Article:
Journal of minimally invasive gynecology 2017 07 12() pii S1553-4650(17)30391-6
To present a large single-center series of hysterectomies for uteri≥ 1 kilogram and to compare laparoscopic and open abdominal approach in terms of peri-operative outcomes and complications.
Retrospective analysis of prospectively-collected data (Canadian Task Force II-2).
Academic research center.
Consecutive women who underwent hysterectomy for uteri ≥ 1 kilogram in the period between January 2000 and December 2016. Patients with a pre-operative diagnosis or suspect of uterine malignancy were excluded. The subjects were divided according to the intended initial surgical approach (whether open or laparoscopic). The two groups were compared in terms of intra-operative data and post-operative outcomes. Multivariable analysis was performed to identify possible independent predictors of overall complications. A subanalysis including only obese women was accomplished.
Total laparoscopic vs. abdominal hysterectomy (± bilateral adnexectomy).
MAIN OUTCOME MEASURES
Intra- and post-operative surgical outcomes.
A total of 258 patients was included: 55 (21.3%) women were initially approached by open surgery and 203 (78.7%) by laparoscopy. Nine (4.4%) conversions from laparoscopic to open surgery were registered. Median operative time was longer in the laparoscopic group (120[range:50-360] vs. 85[35-240] minutes;p=0.014). Estimated blood loss (150[0-1700] vs. 200[50-3000];p=0.04), postoperative haemoglobin drop and hospital stay (1[1-8] vs. 3[1-8] days;p<0.001) were lower among patients operated by laparoscopy. No difference was found between groups in terms of intra- and post-operative complications. However, the overall rate of complications (10.8% vs. 27.2%; p=0.015) and the incidence of significant complications (defined as intra-operative adverse events or post-operative Clavien-Dindo ≥ 2 events; 4.4% vs. 10.9%; p=0.04) were significantly higher among patients who initially received open surgery. Laparoscopic approach was found to be the only independent predictor of a lower incidence of overall complications (OR 0.42; 95% CI:019-0.9). The overall morbidity of minimally-invasive hysterectomy was lower also in the subanalysis concerning only obese patients. CONCLUSIONS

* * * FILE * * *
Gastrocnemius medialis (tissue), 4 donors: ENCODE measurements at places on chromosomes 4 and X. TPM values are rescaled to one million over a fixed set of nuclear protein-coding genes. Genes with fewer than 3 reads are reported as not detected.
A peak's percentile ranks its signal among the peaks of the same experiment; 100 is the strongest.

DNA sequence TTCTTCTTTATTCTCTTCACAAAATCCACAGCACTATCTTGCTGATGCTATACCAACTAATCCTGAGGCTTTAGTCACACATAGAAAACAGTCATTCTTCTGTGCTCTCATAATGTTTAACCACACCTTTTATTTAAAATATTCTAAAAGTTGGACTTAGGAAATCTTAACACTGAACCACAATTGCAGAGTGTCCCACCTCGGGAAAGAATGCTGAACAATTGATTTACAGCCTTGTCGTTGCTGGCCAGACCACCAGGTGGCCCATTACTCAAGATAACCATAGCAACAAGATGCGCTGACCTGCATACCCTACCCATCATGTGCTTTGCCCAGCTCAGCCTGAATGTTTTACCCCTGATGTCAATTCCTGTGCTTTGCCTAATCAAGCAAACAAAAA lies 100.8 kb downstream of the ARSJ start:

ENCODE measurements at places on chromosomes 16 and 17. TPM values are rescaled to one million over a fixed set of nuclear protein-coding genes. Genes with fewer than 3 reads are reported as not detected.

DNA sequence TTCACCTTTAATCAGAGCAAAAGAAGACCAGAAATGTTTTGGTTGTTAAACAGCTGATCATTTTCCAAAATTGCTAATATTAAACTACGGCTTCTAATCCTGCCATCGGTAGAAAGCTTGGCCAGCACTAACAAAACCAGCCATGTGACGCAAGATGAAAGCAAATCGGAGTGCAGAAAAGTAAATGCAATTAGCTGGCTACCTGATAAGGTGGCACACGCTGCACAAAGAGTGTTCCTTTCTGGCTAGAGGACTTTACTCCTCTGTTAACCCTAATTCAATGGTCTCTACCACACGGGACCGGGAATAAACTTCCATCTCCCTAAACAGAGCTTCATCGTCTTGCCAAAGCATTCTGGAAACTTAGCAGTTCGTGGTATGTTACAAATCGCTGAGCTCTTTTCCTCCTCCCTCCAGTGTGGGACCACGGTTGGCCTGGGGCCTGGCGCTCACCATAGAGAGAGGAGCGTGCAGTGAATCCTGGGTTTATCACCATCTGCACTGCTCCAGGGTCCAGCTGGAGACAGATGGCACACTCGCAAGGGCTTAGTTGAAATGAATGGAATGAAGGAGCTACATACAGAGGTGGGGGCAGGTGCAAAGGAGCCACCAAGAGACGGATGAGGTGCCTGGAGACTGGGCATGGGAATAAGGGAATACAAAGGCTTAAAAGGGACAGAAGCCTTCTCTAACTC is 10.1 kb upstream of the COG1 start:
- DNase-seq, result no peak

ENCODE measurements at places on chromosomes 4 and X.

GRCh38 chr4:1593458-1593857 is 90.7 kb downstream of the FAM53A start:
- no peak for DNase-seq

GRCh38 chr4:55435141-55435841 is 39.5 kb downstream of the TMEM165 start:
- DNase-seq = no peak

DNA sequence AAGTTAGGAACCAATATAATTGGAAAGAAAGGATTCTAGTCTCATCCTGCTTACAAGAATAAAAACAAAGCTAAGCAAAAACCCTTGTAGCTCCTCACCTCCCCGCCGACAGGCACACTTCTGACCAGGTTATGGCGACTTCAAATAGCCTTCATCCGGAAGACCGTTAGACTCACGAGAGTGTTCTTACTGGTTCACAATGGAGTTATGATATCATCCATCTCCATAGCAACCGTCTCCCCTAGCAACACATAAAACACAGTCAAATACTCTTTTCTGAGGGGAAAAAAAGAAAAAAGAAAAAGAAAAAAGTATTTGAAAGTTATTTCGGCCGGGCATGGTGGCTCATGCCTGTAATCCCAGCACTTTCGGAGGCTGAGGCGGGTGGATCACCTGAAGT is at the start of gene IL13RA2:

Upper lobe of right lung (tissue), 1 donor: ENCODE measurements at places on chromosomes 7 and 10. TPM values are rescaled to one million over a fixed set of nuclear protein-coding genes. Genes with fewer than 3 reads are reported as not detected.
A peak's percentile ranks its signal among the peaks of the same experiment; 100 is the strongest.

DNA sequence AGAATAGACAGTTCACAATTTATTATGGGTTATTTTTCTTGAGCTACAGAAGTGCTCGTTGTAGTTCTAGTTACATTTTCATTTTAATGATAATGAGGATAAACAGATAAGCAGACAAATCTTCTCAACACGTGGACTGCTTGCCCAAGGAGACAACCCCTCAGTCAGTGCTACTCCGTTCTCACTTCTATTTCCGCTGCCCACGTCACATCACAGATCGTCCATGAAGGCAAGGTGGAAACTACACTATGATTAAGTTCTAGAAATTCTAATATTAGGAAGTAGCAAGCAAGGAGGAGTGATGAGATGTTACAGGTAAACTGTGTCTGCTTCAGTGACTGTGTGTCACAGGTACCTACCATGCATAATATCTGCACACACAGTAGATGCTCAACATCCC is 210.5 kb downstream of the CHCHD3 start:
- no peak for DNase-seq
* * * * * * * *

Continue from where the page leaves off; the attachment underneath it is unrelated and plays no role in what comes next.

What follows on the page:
In experienced hands and in dedicated centers, laparoscopic hysterectomy for uteri weighing≥ 1 kilogram is feasible and safe. Minimally-invasive surgery retains its well-known advantages over open surgery even in patients with extremely enlarged uteri.